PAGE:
Frampton's defeat hasn't put me under greater pressure, says Haye
David Haye has dismissed suggestions he is under further pressure to defeat Tony Bellew because of stablemate Carl Frampton's recent high-profile defeat.
The 36-year-old yesterday weighed in at 16st 9oz for tonight's fight at London's O2 Arena against his 15st 3lb 8oz rival, who will fight at heavyweight for the first time.
Their match-up comes shortly after Belfast man Frampton, who like Haye is trained by Shane McGuigan, lost the WBA World featherweight title in Las Vegas against Leo Santa Cruz, and gave McGuigan only his second ever defeat as trainer.
The fallout of a fighter losing can often be felt elsewhere within that stable, in the same way victories can inspire others, but Haye insists morale within their camp has been unaffected and that he is also unconcerned about criticism since aimed at McGuigan.
"I don't feel any additional pressure to get a win for a stable," he said. "Getting a win for myself is more than motivation enough. The more success I have, the more Carl has, the younger guys feel the energy and it spurs everyone else on: the success of a big fight.
"It's not low like (the Hayemaker camp after losing to Wladimir Klitschko). That fight was a lot higher profile, it was front-page news and been built up for many years, and the performance was very disappointing.
"There was nothing disappointing about the Frampton fight; he just lost a majority decision. There's no real disgrace in that.
"The morale in the camp isn't low, though. It was low that day, but Carl Frampton's in good health. It's just moved on to the next fight and this is the next fight.
"I know what happened in the fight tactically, and if it happens again Carl will cruise to a much easier victory this time around. That small bit of negativity towards Shane hasn't bothered him in any way.
"The next day (after Frampton-Santa Cruz II) we flew to Miami and when we got there, we started training straight away. We didn't have time to feel down about Carl's defeat."
McGuigan's instructions in the corner and Frampton's tactics against Santa Cruz were criticised after their January 28 fight in Las Vegas.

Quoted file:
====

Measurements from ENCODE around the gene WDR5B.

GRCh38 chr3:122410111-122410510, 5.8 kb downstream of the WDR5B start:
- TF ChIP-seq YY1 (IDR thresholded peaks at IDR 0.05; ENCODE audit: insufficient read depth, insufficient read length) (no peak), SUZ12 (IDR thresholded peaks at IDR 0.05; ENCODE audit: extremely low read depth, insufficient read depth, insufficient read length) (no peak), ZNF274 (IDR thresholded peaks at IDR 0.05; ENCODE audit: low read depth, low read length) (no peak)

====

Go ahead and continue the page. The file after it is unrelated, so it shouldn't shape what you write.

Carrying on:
His first ever defeat as a trainer was when Conrad Cummings lost to Ronny Mittag in November, and he has been criticised this week by Bellew's trainer Dave Coldwell, who believes Haye has declined - partly because McGuigan has succeeded Adam Booth.
"I've seen some of the criticisms, and I've seen why people did criticise at certain stages, but the general public don't know Carl like Shane does," Haye said.
"Shane needs to speak to his fighter in a way he'll understand, and the layman on the street might not understand instructions. If Shane believes he's won a round or lost a round he may say the opposite, to get the best out of Carl.
"Some need to be told they're losing every round to get the most out of them; some need to be told they've won every round otherwise they go into their shell.
"He understands if your fighter's in a tight fight, sometimes you get a decision, sometimes you don't. It doesn't make Shane a worse coach because one referee believed he lost. Shane's been around long enough to understand that.
"Although it was a long unbeaten run, that was never going to last forever, particularly when you move into world-class fights when there's nothing in it.
"It (also) won't help Dave Coldwell and Tony Bellew's morale (that their stablemate David Price recently lost). He's the big, powerful guy in the gym, who was going to knock out Anthony Joshua."